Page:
Stress echocardiography in the detection of myocardial ischemia. Head-to-head comparison of exercise, dobutamine, and dipyridamole tests.
BACKGROUND Exercise and pharmacological stress echocardiography have emerged as convenient alternatives to myocardial scintigraphy. The objective of this study was to compare in the same patients the diagnostic values of exercise, dobutamine, and dipyridamole stress echocardiography tests for detection of myocardial ischemia.
METHODS AND RESULTS We performed exercise (maximal treadmill Bruce protocol), dobutamine (up to 40 micrograms/kg per minute) and dipyridamole (up to 0.84 mg/kg over 10 minutes) stress echocardiography tests, in random sequence and on separate days, in 136 consecutive patients. All patients underwent coronary angiography. Significant coronary artery disease was defined by quantitative coronary angiography as a lesion with a diameter stenosis > or = 50%. A stress echocardiogram was considered positive when new or worsening of preexisting wall motion abnormality was observed. Most of the patients (94%) were receiving the same antianginal medication for each stress test; 59 patients were receiving concomitant beta-blocker therapy. The prevalence of coronary artery disease was 87.5%, with 108 patients having one-vessel coronary artery disease. Peak heart rate and systolic blood pressure were higher with exercise than with dobutamine or dipyridamole (P < .01). Sensitivity of exercise, dobutamine, and dipyridamole stress echocardiography was 88%, 82%, and 74% (dipyridamole versus exercise, P < .01), respectively. Specificity was 82%, 77%, and 94%, respectively. The overall accuracy was 87%, 82%, and 77% (dipyridamole versus exercise, P < .01), respectively. The accuracy of dipyridamole was higher (P = .02) in the group of patients not receiving beta-blockers (84%) than in the patients receiving beta-blocker therapy (66%), whereas the accuracy of exercise and dobutamine were only slightly higher in the patients not receiving beta-blockers. Significant side effects occurred in 3%, 11%, and 1% of patients during exercise, dobutamine, and dipyridamole tests, respectively.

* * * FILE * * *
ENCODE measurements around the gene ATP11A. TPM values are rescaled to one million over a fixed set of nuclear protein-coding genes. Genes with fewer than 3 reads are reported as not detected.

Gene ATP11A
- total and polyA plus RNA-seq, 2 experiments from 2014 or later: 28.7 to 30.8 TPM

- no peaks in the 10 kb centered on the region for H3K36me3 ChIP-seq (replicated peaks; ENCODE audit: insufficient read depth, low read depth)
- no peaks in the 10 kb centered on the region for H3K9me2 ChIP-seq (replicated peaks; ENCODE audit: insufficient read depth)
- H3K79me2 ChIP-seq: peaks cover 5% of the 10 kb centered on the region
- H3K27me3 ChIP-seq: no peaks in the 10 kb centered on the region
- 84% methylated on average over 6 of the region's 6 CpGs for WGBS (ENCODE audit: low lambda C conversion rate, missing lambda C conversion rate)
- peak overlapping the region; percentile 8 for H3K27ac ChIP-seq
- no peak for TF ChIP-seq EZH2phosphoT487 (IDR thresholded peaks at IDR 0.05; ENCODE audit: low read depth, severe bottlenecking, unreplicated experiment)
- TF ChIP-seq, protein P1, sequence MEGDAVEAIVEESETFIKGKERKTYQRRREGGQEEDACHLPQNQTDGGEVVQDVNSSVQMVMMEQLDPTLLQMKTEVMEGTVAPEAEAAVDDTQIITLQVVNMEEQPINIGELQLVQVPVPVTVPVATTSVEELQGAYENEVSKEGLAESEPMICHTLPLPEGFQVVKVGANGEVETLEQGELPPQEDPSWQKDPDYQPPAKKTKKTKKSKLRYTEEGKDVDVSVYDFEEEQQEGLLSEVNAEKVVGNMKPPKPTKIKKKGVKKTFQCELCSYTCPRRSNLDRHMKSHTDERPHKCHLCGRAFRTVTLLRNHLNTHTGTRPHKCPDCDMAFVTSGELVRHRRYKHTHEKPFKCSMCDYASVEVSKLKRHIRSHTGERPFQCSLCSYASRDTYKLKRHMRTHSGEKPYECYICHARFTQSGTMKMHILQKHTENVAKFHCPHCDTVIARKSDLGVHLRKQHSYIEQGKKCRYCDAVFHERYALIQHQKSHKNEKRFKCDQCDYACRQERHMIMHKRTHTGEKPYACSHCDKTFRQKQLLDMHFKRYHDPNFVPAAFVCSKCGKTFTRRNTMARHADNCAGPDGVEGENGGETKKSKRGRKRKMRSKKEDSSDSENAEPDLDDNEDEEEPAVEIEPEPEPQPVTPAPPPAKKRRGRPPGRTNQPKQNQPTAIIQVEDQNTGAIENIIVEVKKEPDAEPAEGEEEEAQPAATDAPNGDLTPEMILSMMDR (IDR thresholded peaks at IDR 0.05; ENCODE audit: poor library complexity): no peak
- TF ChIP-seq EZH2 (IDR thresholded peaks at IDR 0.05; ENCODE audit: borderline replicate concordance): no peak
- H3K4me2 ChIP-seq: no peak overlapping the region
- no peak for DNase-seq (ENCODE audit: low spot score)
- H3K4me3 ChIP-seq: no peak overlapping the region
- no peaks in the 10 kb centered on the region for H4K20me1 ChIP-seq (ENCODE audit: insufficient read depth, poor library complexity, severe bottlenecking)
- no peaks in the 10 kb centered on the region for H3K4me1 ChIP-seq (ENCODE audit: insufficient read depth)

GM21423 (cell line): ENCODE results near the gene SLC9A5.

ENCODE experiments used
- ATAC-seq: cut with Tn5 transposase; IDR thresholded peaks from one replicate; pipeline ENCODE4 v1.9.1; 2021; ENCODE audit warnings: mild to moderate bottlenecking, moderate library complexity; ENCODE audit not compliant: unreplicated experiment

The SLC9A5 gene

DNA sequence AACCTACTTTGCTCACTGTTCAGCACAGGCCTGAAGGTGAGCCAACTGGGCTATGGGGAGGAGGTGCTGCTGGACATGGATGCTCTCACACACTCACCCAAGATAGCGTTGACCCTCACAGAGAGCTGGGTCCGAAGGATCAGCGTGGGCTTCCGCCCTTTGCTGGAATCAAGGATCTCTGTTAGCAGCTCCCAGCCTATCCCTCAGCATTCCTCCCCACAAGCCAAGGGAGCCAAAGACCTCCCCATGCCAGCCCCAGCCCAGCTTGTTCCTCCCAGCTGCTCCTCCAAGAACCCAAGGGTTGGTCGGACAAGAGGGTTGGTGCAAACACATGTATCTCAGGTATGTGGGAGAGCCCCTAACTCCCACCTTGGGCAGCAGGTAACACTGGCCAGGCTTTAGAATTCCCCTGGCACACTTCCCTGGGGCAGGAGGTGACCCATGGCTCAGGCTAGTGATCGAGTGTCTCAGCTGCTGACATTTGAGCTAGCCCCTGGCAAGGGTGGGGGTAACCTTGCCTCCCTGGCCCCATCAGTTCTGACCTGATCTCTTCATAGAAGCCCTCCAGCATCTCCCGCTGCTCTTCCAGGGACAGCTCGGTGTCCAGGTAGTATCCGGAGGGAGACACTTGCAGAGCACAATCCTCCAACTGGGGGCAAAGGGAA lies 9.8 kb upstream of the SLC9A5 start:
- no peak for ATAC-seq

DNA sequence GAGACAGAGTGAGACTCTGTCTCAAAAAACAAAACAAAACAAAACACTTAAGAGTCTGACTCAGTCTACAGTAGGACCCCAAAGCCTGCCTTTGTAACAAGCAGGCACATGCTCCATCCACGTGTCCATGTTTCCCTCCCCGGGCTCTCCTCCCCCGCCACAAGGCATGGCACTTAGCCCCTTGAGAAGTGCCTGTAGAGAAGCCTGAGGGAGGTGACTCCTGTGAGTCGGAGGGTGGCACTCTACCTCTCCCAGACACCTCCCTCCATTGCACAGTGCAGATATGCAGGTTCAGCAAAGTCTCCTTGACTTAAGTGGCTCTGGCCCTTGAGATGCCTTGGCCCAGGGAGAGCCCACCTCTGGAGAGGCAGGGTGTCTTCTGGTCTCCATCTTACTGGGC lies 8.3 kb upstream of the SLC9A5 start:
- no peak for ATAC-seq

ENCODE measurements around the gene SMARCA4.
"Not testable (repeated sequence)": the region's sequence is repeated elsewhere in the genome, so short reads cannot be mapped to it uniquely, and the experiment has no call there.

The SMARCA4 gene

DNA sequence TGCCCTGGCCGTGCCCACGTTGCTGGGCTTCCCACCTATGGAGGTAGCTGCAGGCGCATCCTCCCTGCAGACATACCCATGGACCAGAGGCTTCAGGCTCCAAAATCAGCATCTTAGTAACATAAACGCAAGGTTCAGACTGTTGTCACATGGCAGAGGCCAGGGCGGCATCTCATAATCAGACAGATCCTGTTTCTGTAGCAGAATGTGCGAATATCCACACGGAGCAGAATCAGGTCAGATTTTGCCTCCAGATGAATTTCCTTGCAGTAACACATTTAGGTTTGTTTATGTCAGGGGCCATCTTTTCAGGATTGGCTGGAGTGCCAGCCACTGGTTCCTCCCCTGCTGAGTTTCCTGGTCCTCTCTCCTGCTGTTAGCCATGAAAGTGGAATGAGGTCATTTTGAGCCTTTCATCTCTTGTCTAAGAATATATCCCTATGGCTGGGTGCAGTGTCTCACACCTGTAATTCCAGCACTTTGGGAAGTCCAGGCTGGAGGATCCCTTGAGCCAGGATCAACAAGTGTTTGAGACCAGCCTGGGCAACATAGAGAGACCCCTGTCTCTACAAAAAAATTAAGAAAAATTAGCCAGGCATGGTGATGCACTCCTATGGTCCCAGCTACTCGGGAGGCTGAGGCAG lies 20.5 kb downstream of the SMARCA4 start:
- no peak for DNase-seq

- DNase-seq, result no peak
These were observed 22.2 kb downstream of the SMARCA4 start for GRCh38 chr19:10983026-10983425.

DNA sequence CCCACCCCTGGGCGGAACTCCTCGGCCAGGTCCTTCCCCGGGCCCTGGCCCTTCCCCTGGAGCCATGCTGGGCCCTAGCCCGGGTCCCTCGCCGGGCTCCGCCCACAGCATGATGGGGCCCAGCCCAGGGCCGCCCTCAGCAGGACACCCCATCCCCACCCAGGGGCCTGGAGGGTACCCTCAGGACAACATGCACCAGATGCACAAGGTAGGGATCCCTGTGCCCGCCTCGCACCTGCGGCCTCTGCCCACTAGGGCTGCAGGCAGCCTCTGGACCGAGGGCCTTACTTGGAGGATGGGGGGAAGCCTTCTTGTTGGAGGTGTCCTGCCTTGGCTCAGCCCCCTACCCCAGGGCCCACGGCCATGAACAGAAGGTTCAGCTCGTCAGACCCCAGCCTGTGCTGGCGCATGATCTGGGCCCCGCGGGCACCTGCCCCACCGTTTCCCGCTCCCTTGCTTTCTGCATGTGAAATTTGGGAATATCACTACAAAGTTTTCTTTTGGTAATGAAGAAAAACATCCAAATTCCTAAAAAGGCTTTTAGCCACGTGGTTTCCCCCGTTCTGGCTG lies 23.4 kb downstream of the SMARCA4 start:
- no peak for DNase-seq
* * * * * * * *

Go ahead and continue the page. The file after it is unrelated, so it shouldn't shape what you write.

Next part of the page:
CONCLUSIONS Despite the different hemodynamic effects, exercise, dobutamine, and dipyridamole echocardiography have high overall diagnostic values. In this group of patients with a predominance of one-vessel coronary artery disease, the overall diagnostic accuracy of stress echocardiography tests was higher for exercise than for dobutamine or dipyridamole. Concomitant beta-blocker therapy significantly decreased the accuracy of the dipyridamole stress echocardiography test. Pharmacological stress testing (dipyridamole without beta-blockers) can therefore be used as an efficient option for detection of myocardial ischemia in patients who are unable or poorly motivated to exercise adequately.
- Copyright © 1994 by American Heart Association